These final days have almost been washed from the memory by the prodigious rain which has fallen in Andalucía. There is a friendly rivalry between Galicians and "Los sureños", the Southerners. The Galicians think that the people of the south are too loud, dramatic, over the top. They disparage their way of speaking where words are diminutised routinely. So a beer becomes una cervecita and a plate becomes un platito. Actually this sits rather well with we Scots where we use the word "wee" with several meanings, so "After I'd been out for a wee drink I had a wee fight with the wife" means just the opposite!
But at the heart of the North/South tension is the weather. The southerners think that northerners are as cold as their weather and Galicians are just jealous of the weather in the south. Until now.
My friends in Málaga say that when it rains they can count the drops on one hand. Not in the last week or so.
Over a substantial breakfast in the Hostal Bobi (we had to tell them to stop bringing food) we looked again at the weather forecast. It hadn't changed and rain was forecast for the next few days. The streets were wet but the promised downpour didn't materialise which was just as well because the arrows were not clear at the exit of the town and we took some time to find and record how best to join the route. It is worth saying though that in general the route is very well waymarked and many of the yellow arrows were fresh.
We decided quickly that the route couldn't possibly be 12 kms along the side of a busy road and after some backtracking and searching we found the way through disused farm buildings and as we walked along a path through the olive grove an arrow appeared. All was well.
There followed an unremarkable 4 kms by the side of a busy road before walking through fields and entering El Coronil. The Hostal Don Juan is one of the options and was very pilgrim friendly with a place to hang washing and clean boots. The woman said that there are many pilgrims in better weather.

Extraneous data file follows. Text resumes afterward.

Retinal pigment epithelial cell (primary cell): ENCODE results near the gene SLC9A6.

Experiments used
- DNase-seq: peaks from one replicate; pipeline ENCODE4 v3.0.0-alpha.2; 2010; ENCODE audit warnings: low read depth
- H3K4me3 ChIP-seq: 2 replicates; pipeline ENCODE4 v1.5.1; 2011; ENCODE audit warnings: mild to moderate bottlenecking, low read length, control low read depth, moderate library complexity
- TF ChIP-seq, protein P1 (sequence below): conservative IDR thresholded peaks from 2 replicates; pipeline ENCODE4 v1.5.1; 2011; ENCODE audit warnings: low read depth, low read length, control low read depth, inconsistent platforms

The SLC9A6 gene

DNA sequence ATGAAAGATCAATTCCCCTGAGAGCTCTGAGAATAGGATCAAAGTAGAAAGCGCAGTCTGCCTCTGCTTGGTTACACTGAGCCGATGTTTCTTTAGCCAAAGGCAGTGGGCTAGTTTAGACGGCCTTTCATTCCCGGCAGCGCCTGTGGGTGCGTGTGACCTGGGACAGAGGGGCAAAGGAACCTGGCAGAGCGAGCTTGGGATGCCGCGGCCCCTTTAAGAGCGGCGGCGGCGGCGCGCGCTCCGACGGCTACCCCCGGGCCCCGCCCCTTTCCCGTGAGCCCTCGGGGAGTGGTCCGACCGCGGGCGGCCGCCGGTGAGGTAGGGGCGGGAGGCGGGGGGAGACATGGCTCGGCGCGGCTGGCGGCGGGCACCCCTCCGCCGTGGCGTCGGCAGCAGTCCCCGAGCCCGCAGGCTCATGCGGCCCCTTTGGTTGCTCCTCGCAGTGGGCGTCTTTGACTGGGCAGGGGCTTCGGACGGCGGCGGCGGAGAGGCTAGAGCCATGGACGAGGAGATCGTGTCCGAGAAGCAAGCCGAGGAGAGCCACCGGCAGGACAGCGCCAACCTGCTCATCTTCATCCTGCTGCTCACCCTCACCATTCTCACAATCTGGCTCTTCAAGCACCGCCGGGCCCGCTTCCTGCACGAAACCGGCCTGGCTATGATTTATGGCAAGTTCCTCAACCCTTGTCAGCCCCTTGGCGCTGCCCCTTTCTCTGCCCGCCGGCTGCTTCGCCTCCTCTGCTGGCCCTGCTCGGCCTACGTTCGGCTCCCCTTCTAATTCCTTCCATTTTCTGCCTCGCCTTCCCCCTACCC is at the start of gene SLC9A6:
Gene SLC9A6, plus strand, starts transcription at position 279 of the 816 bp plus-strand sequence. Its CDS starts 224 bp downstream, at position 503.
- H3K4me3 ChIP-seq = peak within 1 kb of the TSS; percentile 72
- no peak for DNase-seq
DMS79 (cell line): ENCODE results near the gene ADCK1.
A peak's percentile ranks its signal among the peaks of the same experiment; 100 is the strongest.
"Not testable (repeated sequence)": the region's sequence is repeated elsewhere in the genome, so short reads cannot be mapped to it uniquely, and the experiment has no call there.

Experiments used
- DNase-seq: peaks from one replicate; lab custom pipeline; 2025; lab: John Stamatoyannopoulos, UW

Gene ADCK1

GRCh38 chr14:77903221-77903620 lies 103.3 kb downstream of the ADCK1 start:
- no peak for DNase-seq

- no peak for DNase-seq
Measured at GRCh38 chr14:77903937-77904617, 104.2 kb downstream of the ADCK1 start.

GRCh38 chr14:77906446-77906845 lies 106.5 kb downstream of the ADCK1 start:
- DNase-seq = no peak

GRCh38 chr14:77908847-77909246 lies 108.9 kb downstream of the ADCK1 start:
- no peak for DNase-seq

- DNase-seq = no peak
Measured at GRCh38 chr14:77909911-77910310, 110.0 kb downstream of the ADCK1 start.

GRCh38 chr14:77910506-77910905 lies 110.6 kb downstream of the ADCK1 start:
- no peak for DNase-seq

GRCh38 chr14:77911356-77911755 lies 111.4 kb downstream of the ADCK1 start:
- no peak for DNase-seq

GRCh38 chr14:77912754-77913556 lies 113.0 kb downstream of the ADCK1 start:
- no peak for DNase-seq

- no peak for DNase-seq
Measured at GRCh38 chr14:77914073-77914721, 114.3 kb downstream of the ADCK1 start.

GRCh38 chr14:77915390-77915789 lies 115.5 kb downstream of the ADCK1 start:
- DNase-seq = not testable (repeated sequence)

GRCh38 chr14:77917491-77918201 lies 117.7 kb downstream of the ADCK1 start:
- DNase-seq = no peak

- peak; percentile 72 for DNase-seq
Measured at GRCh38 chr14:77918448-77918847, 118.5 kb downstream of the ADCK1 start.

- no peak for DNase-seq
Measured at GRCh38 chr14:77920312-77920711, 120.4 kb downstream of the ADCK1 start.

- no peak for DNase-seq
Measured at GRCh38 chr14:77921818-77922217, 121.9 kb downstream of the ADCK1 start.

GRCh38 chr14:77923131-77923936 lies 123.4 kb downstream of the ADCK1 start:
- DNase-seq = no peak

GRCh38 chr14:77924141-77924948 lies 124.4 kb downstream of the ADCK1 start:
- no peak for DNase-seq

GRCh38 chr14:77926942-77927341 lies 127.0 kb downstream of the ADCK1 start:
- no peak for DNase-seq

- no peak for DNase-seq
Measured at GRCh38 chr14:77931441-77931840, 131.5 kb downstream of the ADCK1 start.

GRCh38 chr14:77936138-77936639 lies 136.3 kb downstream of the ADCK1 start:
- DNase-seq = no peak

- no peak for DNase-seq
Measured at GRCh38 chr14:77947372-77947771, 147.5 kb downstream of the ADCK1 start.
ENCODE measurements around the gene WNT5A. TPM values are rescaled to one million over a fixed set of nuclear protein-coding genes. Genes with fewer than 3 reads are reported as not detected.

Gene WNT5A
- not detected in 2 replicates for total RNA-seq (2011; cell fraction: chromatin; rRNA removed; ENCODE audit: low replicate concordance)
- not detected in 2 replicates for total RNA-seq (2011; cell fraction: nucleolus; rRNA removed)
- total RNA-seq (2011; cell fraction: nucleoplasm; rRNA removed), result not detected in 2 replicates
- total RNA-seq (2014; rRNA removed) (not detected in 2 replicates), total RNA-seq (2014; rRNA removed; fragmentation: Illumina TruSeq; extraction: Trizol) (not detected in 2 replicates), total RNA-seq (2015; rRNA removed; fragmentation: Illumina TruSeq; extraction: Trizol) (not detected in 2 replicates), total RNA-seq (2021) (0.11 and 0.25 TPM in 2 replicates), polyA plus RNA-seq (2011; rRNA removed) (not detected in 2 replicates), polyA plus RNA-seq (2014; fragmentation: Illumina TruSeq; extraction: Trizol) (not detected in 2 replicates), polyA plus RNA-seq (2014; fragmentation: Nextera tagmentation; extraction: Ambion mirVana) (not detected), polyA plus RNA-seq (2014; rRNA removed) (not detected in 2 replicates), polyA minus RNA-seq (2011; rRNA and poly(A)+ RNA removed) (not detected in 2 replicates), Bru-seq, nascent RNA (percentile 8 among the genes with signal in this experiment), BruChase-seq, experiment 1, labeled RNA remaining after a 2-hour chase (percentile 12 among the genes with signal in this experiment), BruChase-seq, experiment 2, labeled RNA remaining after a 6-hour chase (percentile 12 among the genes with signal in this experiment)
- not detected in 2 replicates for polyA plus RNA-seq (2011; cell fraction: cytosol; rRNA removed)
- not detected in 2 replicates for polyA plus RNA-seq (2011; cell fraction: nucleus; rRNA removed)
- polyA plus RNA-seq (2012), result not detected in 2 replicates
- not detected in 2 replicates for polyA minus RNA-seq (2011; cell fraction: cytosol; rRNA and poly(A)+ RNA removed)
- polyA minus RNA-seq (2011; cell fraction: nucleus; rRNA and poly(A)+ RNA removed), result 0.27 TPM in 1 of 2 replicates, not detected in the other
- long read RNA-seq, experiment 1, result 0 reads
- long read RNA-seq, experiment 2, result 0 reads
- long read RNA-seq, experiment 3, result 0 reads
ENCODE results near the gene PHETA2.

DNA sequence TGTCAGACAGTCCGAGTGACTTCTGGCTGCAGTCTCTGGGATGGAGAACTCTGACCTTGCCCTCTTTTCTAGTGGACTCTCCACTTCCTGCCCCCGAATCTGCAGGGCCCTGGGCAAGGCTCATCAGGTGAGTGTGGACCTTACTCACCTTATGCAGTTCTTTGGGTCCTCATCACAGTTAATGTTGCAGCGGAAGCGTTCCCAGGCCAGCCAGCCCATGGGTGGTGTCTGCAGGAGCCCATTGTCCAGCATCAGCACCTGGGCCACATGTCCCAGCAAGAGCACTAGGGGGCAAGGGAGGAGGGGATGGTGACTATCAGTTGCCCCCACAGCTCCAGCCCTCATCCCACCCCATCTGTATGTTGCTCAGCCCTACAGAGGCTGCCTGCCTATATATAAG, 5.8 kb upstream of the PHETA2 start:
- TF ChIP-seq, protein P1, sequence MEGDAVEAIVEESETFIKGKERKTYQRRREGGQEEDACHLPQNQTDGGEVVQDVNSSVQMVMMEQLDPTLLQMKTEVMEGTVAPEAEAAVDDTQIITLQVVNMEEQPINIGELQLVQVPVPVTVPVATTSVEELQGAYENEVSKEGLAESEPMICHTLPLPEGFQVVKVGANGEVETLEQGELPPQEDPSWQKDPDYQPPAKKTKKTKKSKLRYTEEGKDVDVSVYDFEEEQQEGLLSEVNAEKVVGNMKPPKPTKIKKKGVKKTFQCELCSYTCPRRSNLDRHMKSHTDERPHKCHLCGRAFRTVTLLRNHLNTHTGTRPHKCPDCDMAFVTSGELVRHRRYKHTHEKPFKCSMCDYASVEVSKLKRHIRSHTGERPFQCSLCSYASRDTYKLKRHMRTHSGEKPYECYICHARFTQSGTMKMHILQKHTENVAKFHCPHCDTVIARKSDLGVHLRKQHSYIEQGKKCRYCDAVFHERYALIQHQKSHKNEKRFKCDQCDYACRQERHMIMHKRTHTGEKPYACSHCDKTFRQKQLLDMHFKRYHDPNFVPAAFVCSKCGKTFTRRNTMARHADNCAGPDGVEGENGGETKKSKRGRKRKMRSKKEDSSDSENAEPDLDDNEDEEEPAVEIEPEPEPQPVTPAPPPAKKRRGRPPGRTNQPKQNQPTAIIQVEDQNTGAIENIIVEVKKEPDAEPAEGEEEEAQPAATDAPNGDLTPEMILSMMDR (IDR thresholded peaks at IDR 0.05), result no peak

Next morning we were up and out to walk the 20 kms to Utrera. The great plain surrounding Sevilla stretched before us as far as the eye could see. This is the meseta. The dark clouds which had been glowering at us passed over and shafts of sunlight lit up the ploughed fields. From far off we saw the dust rising as a horse drawn carriage approached. This was like a scene from a Western. As it drew close we saw 6 mules pulling a cart with father and son delivering sacks to a local farm. They stopped to chat and the father explained to his son that we were pilgrims walking to Santiago. He pointed North with a gesture that it might be as far away as the moon. Then they were off.
We continued to enjoy the monotony of walking the meseta. I think that there is a particular beauty in the rhythm of walking these straight paths the destination in the distance growing closer at a glacial pace.
Much later in the day as we entered Utrera the son of the horse drawn pair we met earlier passed us on a homemade contraption comprising a sledge pulled by a mule with a kitchen chair for a seat. He shouted encouragement and also some surprise that we had got this far.
We checked into the Hotel Vera Cruz which was the most expensive of this Camino. We ate well locally and breakfasted well. However the weather was breaking and our luck with the weather did not hold. There are some 33 kms from Utrera to Sevilla on flat roads and paths. Many would do this in one stretch. We decided to stop in the cummuter town of Dos Hermanas. The rain was heavy and icy. I could have coped with that but I found much of the way amongst the ugliest I have ever encountered including 8 kms straight along the side of a railway line where we had to pick our way through mountains of litter, rubbish which had been dumped illegally and at one point an open sewer. This section has little historic authenticity and let's hope that the Amigos and local councils find a better way.
The following day was a quick march in basically a straight line into Seville. Arrival came as some relief as the rain was literally bouncing off of the roads.
In summary. I found this a wonderful route in spite of the early challenges and the ugliness of the final kilometres. Waking from Jimena de la Frontera and then again from Ronda I encountered stages as beautiful as any I have walked. The route is not "historic" and in parts substantially follows local hiking trails. There is a train line linking the towns in the early stages meaning it would be possible to be based in either Jimena de la Frontera or Ronda and to either skip or walk the most demanding stages without carrying a full rucksack. This plus accurate milages and accommodation will be described in the walking notes which will follow.